Namibia is a vast country with only 2.1 million inhabitants  and the second lowest population density in the world (2.5 inhabitants/sq km). Its geographic and demographic characteristics pose serious challenges to the planning, organisation and logistics of the national HIV response and result in inadequate and unequal coverage of and access to services.
Namibia's economy is largely dependent on mining, fishery, large-scale farming and high-end tourism. With 51.2 per cent of the work force unemployed and the highest Gini index (74.35 per cent) in the world, socio-economic inequality is widespread and multi-dimensional. It is considered to be both a structural driver of the HIV epidemic and a major challenge for the response as poor and marginalised Namibians have limited access to the full range of HIV-related services.
Namibia’s first case of HIV infection was reported in 1986. Today the country has a generalised, mature epidemic throughout society, with HIV primarily transmitted through heterosexual sex.
The number of new HIV infections peaked between 1998 and 2000 and began to decrease thereafter demonstrating the impact of prevention programmes in place at the time. In 2010/11, HIV prevalence in the general population among people aged 15–49 years was estimated at 13.5 per cent, resulting in around 4,500 AIDS-related deaths in the same period. In 2010/11, approximately 9,300 people were infected with HIV. This steady stream of new infections over a long period of time has resulted in an estimated 189,000 adults and children living with HIV in 2010/1.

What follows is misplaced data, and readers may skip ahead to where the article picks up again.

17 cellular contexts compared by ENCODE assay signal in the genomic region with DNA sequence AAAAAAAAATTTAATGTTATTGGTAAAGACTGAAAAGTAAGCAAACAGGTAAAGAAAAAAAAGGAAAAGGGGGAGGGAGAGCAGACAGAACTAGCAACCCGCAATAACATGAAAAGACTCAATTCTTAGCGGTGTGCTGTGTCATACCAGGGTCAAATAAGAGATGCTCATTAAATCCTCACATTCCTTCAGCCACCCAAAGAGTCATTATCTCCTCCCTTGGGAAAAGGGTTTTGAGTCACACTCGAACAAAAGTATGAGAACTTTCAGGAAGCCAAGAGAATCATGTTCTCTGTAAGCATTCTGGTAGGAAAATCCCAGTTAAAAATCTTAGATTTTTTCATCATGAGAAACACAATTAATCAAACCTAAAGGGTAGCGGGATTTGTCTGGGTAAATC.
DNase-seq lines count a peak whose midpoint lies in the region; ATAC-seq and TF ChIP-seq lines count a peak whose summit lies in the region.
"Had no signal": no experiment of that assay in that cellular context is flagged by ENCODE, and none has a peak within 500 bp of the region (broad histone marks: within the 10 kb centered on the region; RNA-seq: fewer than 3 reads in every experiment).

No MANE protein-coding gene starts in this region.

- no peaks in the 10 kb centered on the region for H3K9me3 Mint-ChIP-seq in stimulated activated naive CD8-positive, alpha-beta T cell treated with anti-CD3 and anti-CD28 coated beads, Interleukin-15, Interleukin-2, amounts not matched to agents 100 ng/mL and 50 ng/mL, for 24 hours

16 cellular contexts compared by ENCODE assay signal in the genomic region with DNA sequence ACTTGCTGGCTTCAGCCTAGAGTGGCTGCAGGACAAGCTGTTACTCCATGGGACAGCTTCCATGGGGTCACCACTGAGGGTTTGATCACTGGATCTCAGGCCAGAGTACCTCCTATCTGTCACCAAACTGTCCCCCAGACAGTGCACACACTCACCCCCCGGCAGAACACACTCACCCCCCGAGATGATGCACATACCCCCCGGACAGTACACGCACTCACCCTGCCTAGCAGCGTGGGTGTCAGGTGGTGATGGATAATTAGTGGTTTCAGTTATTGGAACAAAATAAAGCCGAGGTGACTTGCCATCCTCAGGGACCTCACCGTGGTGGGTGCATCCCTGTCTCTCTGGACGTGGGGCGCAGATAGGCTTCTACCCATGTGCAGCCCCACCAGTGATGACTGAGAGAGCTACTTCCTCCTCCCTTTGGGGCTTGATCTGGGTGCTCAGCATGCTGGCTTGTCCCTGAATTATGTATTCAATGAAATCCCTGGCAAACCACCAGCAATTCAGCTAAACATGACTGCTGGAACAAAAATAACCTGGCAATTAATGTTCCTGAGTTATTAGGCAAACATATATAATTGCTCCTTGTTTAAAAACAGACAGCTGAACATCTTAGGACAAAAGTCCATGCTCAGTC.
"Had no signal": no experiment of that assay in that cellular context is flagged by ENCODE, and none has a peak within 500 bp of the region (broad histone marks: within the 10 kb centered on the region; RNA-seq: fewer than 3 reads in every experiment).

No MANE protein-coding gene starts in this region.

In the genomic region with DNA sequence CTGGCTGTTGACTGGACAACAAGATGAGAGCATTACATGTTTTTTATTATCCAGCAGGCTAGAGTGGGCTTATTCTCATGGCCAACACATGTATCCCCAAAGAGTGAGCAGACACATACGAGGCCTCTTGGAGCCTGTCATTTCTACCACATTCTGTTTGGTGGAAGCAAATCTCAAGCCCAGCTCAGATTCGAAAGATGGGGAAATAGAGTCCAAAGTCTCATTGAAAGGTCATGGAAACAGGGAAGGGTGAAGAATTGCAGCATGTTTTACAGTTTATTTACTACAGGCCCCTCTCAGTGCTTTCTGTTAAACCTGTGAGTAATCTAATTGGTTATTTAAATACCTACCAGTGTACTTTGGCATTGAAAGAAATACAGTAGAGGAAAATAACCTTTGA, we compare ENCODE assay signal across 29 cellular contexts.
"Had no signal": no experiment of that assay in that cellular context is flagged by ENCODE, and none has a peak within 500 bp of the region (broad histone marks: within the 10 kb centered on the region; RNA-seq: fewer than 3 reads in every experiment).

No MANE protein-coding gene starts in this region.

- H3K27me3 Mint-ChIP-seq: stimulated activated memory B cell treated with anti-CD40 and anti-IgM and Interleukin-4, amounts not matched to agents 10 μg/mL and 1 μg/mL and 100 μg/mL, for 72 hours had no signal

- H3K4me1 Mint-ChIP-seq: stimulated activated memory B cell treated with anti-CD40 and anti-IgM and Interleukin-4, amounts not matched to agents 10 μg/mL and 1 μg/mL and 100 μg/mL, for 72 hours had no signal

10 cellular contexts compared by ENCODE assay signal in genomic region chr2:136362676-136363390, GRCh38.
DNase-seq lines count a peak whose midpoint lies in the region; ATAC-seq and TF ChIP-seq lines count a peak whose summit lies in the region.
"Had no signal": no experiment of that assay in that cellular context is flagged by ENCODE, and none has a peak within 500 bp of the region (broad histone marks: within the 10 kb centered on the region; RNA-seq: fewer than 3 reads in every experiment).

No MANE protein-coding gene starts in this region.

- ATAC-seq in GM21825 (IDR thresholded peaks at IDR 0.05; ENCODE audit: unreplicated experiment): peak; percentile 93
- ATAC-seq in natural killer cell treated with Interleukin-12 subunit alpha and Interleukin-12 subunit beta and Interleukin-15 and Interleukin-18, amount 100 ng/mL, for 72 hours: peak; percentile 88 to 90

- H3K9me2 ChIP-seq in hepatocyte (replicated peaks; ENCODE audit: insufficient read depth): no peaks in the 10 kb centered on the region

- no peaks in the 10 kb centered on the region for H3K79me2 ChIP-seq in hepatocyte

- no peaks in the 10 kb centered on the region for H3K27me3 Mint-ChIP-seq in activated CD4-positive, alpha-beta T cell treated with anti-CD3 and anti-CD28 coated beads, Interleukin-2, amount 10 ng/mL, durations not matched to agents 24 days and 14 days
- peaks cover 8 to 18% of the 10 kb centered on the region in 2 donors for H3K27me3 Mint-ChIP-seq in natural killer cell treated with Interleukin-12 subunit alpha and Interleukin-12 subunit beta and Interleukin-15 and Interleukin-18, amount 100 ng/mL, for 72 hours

HIV prevalence among pregnant women attending antenatal care in the country was 18.8 per cent in 2010 compared to 17.8 per cent in 2008. The prevalence increased from 1992 and peaked in 2002 at 22 per cent followed by a slight decrease and apparent stabilisation between 2004 and 2010. The antenatal care survey results indicate that HIV prevalence peaks in the age group of 35–39 years, with 29.7 per cent, and in the age group 30–34, with 29.6 per cent. Among young women aged 15–24 years attending antenatal care, there has been a decrease in prevalence from 15.2 per cent in 2004 to 10.3 per cent in 2010.